The Difference Between Solo Dental Practice vs. Group Dental Practice
The dental industry is filled with many economic costs, and one of those costs is where dentists go once they finish going to college. Many dentists are often encouraged to develop their own practices and manage their careers full-time. In other cases, however, many dentists often join themselves with group practices or practices run by several doctors. Both solo practices and group practices offer their benefits and disadvantages, and while a heated debate by many dentists in the community, patients wondering what these terms mean can often wonder what impact these practices will have on their care.
To further dive into this topic, we’re going to explain some of the ins and outs of these types of practices, what ultimately shapes them, and which type of practice is better for patient care.
The Two Forms of Practice in Dentistry
When dentists talk about their practices, they’re often referring to business strategies to help maintain their careers. Our practices represent the name we put out to the world to define who we are, and for dentists who’ve recently graduated, there’s a huge amount of pressure placed on them to determine where they’ll find their place within the industry. On the other hand, many dentists who have run 10 to 20 years in the industry are often facing significant economic struggles that lead them to sell off their solo practices and join in with group practices to mitigate costs and bring better security.
The choice between a solo practice or a group practice all depends on the individual’s circumstances, but what do these types of practices actually entail? Here’s a short summary of both:
- Solo Practices: Solo practices are practices owned and operated by a single dentist. Most dentists often go this route despite economic concerns and tend to operate on specific criteria. PPO plans are more often accepted by solo practices, often catering to higher-income patients, and more often than not perform more restorative treatments such as crowns, composite resin restorations, and fixed prosthetics. While more restorative treatments tend to be the major driving force for solo practices, solo practices tend to have more responsibility for their decisions, and depending on how finances are handled, solo practices can run successfully and provide a more personalized experience for the patient.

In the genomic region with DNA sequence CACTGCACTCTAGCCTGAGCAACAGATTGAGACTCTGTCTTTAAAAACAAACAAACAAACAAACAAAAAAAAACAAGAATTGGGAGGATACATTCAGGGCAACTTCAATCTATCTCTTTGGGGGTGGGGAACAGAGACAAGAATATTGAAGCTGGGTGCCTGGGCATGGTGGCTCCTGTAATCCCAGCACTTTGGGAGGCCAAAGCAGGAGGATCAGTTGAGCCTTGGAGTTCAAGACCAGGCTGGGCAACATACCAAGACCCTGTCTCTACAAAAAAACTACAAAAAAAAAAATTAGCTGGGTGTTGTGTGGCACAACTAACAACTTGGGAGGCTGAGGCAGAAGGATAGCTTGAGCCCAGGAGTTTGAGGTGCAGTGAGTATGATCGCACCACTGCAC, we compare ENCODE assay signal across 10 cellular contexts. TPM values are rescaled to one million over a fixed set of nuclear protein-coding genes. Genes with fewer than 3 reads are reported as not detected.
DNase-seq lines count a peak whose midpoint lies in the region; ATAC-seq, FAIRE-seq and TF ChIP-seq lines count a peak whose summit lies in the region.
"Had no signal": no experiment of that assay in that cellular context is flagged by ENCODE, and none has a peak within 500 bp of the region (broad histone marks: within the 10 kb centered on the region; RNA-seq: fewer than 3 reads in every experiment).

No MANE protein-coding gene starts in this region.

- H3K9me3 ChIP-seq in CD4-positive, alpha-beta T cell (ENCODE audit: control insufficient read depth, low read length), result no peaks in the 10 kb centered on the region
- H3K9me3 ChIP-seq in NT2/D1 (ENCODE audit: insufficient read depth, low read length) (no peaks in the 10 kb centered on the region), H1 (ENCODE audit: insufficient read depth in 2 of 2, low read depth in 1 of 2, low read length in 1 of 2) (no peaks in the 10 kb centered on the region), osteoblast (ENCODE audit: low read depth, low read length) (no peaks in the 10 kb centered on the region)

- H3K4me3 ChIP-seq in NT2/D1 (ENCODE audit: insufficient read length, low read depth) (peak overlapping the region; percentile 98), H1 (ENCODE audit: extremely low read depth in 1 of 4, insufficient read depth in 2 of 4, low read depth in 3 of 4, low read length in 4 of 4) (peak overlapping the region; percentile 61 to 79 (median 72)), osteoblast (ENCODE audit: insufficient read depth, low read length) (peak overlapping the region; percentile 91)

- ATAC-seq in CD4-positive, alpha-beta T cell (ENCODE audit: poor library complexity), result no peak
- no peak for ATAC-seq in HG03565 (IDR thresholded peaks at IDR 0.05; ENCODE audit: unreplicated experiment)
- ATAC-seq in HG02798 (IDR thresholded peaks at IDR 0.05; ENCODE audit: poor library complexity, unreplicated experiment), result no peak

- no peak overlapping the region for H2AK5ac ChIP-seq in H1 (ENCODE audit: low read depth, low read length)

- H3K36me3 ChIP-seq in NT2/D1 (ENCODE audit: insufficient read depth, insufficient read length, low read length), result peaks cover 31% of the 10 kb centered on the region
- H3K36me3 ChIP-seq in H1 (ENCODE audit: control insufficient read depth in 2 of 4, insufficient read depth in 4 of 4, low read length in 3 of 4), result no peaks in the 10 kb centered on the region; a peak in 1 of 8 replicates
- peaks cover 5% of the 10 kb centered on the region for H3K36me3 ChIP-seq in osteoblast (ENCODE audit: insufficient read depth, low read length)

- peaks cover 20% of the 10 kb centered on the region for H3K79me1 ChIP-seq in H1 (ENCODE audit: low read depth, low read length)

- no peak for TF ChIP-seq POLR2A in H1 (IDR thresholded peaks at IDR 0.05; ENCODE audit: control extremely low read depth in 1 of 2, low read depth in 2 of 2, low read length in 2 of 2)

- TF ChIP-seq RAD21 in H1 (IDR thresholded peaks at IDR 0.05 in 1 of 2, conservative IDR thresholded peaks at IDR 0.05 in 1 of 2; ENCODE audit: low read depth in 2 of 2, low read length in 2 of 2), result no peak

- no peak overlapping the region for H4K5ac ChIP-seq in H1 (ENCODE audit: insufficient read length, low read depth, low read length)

- Group Practices: These practices, which work to consolidate dentists and their teams into multi-branch organizations, come with their own benefits and disadvantages. Group practices tend to accept HMO plans to be able to receive patients, which tend to be carried by lower-income patients. These practices often work with treatments such as direct restorations, amalgams, dentures, and fillings. Group practices have become an ever-growing trend due to economic disparity and have increased efficiency with their finances, thus providing more security for those in the dental industry.
How Dental Insurance Influences Your Care
Both of these types of practices have their own systemic problems when it comes to their care, but one important factor to pay attention to when looking for a dentist is how your insurance influences your treatment. Because of this, we highly suggest contacting your dental insurance company to talk about your treatments to learn which dentists accept your insurance in your area.